ClinVar Miner

Submissions for variant NM_007294.3(BRCA1):c.5074G>A (p.Asp1692Asn) (rs80187739)

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Total submissions: 7
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Submitter RCV SCV Clinical significance Condition Last evaluated Review status Method Comment
Ambry Genetics RCV000217586 SCV000273244 likely pathogenic Hereditary cancer-predisposing syndrome 2015-10-04 criteria provided, single submitter clinical testing
Breast Cancer Information Core (BIC) (BRCA1) RCV000031213 SCV000145293 pathogenic Breast-ovarian cancer, familial 1 2002-05-29 no assertion criteria provided clinical testing
Color RCV000217586 SCV000904696 pathogenic Hereditary cancer-predisposing syndrome 2015-04-13 criteria provided, single submitter clinical testing
Consortium of Investigators of Modifiers of BRCA1/2 (CIMBA), c/o University of Cambridge RCV000031213 SCV000326135 pathogenic Breast-ovarian cancer, familial 1 2015-10-02 criteria provided, single submitter clinical testing
GeneDx RCV000255870 SCV000322096 likely pathogenic not provided 2018-07-03 criteria provided, single submitter clinical testing This variant is denoted BRCA1 c.5074G>A at the cDNA level. Using alternate nomenclature, this variant has been previously published as BRCA1 5193G>A. Although the nucleotide substitution results in the change of an Aspartic Acid to an Asparagine at codon 1692, and is called Asp1692Asn (D1692N) in the literature, we are using only the nucleotide nomenclature to refer to the variant since the defect is determined to be one of splicing rather than the resulting missense variant. This variant was not observed in large population cohorts (Lek 2016). BRCA1 c.5074G>A has been reported in breast and ovarian cancer cases, and has been described as an Icelandic founder pathogenic variant (Bergthorsson 1998, Janezic 1999, Rafnar 2004). Located in the last nucleotide of exon 16 (published as exon 17 using alternate exon numbering) in silico analysis, which includes splice predictors and evolutionary conservation, supports a deleterious effect. An in vitro study by Ahlborn et al. (2015) demonstrated that this exonic splicing variant leads to multiple aberrant transcripts, with one alternate transcript causing skipping of exon 17 and another causing activation of a cryptic splice donor site, leading to an in-frame retention of 153 nucleotides within the spliced transcript. Although Wappenschmidt et al. (2012) identified exon 17 skipping in control samples, indicating it may be a naturally occurring BRCA1 isoform, the level of this alternate transcript in controls was low. While other functional studies have demonstrated normal protein folding, transcriptional, and homology-directed repair activities (Vallon-Christersson 2001, Mirkovic 2004, Lee 2010, Gaboriau 2015), these assays interrogated the impact of the resulting missense change as opposed to a splicing defect, and these findings do not take away from the significance of the splicing data. In summary, significant in vitro evidence suggests pathogenicity, although given the alternate splicing mechanism of the variant, the in vivo effect is less clear. Based on the currently available evidence, we consider BRCA1 c.5074G>A to be a likely pathogenic variant.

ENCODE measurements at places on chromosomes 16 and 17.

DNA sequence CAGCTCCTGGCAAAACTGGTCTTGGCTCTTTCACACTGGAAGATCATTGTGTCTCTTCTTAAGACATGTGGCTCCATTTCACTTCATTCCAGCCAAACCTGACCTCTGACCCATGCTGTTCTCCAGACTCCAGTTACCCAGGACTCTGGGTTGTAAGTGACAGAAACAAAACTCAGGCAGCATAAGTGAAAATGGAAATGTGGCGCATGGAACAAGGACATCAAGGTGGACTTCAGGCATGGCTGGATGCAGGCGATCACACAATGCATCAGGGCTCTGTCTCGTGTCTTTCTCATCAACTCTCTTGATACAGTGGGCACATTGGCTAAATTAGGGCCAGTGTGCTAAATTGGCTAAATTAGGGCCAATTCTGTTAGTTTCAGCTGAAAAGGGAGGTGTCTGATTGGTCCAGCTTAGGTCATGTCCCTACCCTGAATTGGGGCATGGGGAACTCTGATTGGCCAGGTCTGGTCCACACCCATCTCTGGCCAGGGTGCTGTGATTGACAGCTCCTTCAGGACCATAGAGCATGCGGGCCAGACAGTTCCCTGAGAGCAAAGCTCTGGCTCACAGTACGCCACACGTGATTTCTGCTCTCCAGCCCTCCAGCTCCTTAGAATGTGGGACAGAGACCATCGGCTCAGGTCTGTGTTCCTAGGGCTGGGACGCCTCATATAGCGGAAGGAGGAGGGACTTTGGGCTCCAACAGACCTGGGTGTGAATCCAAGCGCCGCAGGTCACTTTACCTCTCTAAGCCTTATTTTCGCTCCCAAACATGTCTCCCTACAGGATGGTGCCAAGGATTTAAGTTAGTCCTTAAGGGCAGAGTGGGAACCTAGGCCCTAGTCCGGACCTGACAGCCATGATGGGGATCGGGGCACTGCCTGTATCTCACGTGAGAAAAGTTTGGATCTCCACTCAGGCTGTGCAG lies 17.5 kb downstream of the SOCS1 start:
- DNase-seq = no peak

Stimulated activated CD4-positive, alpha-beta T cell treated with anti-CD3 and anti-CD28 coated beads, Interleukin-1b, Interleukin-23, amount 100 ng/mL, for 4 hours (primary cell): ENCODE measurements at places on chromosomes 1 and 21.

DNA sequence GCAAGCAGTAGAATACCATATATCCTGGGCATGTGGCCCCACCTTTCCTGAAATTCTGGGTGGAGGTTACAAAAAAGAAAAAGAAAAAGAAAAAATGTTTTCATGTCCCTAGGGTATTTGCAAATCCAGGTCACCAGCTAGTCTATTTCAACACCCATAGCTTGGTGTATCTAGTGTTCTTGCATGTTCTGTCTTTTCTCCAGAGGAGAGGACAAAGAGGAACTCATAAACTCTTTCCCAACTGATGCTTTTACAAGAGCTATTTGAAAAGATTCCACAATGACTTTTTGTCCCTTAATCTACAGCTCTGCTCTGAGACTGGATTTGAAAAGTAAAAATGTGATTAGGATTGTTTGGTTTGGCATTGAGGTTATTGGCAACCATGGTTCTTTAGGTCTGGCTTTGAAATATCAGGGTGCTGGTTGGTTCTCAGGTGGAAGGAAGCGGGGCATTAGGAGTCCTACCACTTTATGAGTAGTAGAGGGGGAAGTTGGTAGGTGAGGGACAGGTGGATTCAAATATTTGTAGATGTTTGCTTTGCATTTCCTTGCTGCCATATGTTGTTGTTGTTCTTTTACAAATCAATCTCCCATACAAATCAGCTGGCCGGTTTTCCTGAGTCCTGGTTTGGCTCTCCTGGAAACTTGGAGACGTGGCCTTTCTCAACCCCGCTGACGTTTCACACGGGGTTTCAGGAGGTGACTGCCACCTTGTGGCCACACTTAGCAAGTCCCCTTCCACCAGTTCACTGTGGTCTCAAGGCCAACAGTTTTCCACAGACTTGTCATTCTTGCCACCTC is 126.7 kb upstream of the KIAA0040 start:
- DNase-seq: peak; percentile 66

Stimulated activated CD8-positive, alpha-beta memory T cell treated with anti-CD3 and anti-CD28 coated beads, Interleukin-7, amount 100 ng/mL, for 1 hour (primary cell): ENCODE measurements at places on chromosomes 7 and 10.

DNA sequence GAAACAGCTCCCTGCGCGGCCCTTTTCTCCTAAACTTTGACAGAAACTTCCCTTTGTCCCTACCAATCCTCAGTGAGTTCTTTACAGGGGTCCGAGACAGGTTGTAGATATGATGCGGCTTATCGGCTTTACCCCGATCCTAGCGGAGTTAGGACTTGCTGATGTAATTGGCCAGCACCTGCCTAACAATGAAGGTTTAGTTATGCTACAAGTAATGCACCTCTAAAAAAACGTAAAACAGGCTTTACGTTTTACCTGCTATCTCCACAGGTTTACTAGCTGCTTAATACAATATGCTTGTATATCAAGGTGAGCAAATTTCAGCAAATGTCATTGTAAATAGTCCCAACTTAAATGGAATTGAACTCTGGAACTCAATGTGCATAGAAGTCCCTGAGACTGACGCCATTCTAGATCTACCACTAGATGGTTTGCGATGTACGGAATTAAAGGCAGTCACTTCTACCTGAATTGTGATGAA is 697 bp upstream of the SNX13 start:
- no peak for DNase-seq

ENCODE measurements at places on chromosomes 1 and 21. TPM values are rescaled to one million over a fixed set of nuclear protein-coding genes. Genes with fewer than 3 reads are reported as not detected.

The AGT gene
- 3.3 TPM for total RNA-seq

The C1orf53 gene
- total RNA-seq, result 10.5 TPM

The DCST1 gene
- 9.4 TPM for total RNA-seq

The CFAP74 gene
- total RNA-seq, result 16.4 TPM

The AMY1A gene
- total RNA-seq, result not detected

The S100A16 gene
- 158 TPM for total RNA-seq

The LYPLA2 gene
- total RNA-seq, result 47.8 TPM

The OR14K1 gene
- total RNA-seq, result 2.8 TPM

Research Molecular Genetics Laboratory,Women's College Hospital, University of Toronto RCV000496924 SCV000587454 likely pathogenic Hereditary breast and ovarian cancer syndrome 2015-12-17 no assertion criteria provided research
Sharing Clinical Reports Project (SCRP) RCV000031213 SCV000053813 likely pathogenic Breast-ovarian cancer, familial 1 2006-07-25 no assertion criteria provided clinical testing

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